FOXBOROUGH, Mass. – Sirius XM NFL Radio was on hand at Patriots training camp this week, devoting a four-hour block of programming to the team Monday.
Co-hosts Jim Miller and Pat Kirwan watched a full-pads practice and had interviews with owner Robert Kraft, head coach Bill Belichick, quarterback Tom Brady, defensive ends Chandler Jones and Rob Ninkovich, running backs Shane Vereen and Stevan Ridley and safety Devin McCourty.
For any fan of the team, the broadcast was a high-level discussion that shed great insight on the Patriots, as is usually the case on Sirius XM NFL Radio.
Here were 13 picked-up pieces:
The 5-foot-11, 220-pound Ridley had a notable comment regarding his offseason diet and coming into camp in better shape: “Obviously that didn’t go too well. Coach still has me in there in ‘Fat Camp’ and running and trying to get this weight off me.”
Ridley on how he’s worked on improving his fumbling: “It’s more mental. I found myself in past years, when I was making a mistake, to harp on the mistake and it’s in my head, ‘Don’t fumble, don’t fumble.’ So I found myself thinking about it. I have to put more of that energy into focusing on my elbow being tucked in, keeping my elbow glued to my ribs, keeping the tip of the ball north and south, and having the ball in the right position. If I’m focused on that, then my mind is not first on the fumbling or not fumbling.”
Robert Kraft’s impressions of Darrelle Revis: “He does everything with such ease. His sense of anticipation and the way he moves, he’s not breathless, he’s just doing everything in stride. What I like about him and maybe some of the media had portrayed him differently before he came here, he’s a very understated kind of guy. There is not a lot of bravado. I notice a lot other guys are drawn to him and he does it, in in my opinion, in a very classy way, an understated way.”
Kraft called the head coach position in the NFL one of the most draining jobs, estimating that it takes probably 20 hours per day to do it well. Along those lines, he shared his thought on 62-year-old Bill Belichick: “What amazes me is his energy.”
When Kirwan said to Brady that 45 years old would be the marker in which he retires from the NFL, Brady chuckled. “That sounds about right for me,” Brady responded.
Third-year defensive end Chandler Jones said he has actually dropped weight from his 2012 rookie season, from 266 to 260, but he’s added more muscle.
Jones said with experience, he’s become more of a reactive rusher compared to his rookie season, when he often had more of a predetermined plan. This showed on the practice field, when in one repetition he sold the outside move, took what the tackle gave him, then beat him to the inside.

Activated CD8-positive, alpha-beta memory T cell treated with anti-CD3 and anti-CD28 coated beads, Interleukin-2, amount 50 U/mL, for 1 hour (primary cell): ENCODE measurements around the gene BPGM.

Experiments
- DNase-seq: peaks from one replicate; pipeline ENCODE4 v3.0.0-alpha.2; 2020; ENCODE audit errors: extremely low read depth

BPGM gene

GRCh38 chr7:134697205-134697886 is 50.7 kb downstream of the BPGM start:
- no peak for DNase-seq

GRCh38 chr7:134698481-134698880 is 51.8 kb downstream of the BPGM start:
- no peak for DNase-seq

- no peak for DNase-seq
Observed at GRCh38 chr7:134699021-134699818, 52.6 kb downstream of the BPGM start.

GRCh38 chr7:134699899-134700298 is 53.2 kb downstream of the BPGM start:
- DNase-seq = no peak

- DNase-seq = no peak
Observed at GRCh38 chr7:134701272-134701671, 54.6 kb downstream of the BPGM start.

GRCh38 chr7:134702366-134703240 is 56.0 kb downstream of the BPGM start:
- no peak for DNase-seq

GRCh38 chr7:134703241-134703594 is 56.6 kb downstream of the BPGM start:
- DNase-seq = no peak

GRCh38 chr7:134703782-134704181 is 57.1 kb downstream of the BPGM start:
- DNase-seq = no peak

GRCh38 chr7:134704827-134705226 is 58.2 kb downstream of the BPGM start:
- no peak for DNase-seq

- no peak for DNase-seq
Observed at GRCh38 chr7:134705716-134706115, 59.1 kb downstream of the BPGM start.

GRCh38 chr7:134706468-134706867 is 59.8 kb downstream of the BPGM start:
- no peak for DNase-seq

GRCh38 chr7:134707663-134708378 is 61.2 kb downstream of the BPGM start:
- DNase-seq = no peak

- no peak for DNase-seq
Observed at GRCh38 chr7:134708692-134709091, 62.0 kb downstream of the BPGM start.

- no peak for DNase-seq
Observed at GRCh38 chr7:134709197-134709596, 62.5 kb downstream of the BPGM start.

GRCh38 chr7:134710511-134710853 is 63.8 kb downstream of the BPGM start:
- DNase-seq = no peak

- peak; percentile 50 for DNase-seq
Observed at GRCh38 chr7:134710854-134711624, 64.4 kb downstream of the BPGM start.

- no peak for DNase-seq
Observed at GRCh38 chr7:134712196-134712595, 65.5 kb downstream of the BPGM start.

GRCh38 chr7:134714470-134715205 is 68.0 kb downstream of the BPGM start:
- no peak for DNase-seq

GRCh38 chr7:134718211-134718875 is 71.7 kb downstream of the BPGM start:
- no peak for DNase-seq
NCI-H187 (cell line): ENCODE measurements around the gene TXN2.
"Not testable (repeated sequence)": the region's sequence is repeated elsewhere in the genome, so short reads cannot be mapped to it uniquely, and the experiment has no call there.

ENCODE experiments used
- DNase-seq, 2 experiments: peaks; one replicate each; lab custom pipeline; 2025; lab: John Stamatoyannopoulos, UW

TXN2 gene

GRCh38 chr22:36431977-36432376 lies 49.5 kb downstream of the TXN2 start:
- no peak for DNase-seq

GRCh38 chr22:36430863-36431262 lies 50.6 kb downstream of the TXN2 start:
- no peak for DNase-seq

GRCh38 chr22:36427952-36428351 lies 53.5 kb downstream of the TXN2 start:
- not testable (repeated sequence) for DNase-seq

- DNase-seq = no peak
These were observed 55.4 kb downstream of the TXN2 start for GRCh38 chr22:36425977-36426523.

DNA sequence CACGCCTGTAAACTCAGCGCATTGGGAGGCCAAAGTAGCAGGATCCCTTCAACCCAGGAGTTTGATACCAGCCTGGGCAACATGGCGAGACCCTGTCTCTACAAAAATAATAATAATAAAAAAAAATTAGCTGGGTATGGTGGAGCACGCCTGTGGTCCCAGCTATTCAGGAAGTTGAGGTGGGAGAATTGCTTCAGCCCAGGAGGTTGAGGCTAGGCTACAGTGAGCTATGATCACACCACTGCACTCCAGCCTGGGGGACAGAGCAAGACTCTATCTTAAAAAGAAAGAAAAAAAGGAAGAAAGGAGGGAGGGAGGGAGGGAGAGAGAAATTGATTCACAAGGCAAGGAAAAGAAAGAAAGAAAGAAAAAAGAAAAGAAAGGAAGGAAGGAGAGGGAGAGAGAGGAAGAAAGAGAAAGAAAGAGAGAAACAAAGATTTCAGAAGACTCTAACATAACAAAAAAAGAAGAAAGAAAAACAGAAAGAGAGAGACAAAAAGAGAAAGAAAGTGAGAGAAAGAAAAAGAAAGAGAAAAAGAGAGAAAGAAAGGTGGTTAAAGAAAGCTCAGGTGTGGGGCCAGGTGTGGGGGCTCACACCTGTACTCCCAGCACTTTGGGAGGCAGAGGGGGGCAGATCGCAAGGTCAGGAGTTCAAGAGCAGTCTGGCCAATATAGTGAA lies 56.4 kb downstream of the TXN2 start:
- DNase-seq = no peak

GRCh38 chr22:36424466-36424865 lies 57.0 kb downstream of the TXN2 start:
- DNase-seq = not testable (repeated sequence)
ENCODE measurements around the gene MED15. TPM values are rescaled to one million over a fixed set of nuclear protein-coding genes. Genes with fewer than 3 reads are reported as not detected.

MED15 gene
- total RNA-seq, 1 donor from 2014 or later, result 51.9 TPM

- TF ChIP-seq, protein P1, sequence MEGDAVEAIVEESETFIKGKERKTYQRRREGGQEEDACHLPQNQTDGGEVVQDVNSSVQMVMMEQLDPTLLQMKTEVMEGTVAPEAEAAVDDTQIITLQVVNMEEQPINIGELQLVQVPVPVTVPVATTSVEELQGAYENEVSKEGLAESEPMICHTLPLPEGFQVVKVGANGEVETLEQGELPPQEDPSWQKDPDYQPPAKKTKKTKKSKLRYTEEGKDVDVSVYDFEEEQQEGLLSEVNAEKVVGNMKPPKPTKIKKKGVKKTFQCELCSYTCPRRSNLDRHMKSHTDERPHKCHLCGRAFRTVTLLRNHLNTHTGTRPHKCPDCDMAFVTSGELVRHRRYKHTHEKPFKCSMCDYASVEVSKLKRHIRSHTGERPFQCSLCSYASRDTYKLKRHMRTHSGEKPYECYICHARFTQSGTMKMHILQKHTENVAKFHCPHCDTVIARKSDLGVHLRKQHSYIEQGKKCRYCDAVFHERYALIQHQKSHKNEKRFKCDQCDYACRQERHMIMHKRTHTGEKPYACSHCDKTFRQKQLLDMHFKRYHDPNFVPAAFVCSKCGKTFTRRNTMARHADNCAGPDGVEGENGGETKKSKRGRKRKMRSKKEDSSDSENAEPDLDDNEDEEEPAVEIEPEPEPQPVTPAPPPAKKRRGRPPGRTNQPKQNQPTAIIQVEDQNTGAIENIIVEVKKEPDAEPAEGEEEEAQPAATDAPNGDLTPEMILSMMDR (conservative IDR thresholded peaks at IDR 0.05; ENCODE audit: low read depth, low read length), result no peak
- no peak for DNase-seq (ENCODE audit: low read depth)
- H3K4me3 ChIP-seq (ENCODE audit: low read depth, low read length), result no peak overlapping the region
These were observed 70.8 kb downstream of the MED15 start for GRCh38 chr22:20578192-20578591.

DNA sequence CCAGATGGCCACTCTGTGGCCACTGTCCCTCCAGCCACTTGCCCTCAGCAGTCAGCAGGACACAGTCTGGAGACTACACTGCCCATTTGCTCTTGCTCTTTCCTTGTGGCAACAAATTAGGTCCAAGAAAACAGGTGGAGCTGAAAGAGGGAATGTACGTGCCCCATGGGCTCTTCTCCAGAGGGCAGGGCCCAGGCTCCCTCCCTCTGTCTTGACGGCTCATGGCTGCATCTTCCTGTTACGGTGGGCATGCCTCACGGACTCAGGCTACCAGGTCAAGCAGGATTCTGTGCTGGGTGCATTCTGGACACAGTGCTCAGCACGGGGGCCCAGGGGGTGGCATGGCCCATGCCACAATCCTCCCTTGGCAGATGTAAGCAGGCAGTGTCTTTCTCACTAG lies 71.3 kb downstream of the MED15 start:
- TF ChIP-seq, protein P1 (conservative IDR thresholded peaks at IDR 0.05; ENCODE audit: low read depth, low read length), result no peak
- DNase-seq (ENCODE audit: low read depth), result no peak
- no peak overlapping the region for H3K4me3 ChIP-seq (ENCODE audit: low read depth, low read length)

The Patriots have featured a half-line running drill in practice in which the center, guard, tackle and tight end attempt to create openings, and Belichick explained one of the reasons that drill has been so prevalent is that it eliminates the odds of players on the ground and big pileups that could lead to injury in more full-team drills. At the same time, the half-line running drill provides players a chance to build the all-important fundamentals.
Random nugget, Part I: Defensive end Rob Ninkovich, who wears Mike Vrabel’s old No. 50 and has sometimes been compared to Vrabel, said the two have never met.
Random nugget, Part II: Rookie quarterback Jimmy Garoppolo has picked up a few nicknames from teammates – “Jimmy G” and “Goo-op" among them.
Safety Devin McCourty added context to news that he trained with Revis in Arizona in the weeks leading up to training camp, saying that he was planning to train in Arizona before Revis’ signing with the Patriots. McCourty’s connection to the workouts in Arizona was with former Cardinals and Patriots safety Adrian Wilson, one of his close friends.
McCourty said one of the things that stands out with backup quarterback Ryan Mallett is arm strength. “That dude can sling the ball,” he said. “His rookie year was during the lockout and I remember the player-organized camp we [had] and you could just hear the ball coming out of his hand. At times you think you’re in the deep part of the field and you realize you’re not when Mallett’s throwing the ball. There are a couple guys when you play – the Joe Flaccos, the Ben Roethlisbergers -- who have those big arms as well. Mallett really prepares you for that.”
McCourty called receiver Kenbrell Thompkins one of the hardest workers on the team, noting that he could have been satisfied with contributing as an undrafted free agent in 2013. Instead, “all offseason, you saw him putting in the work.”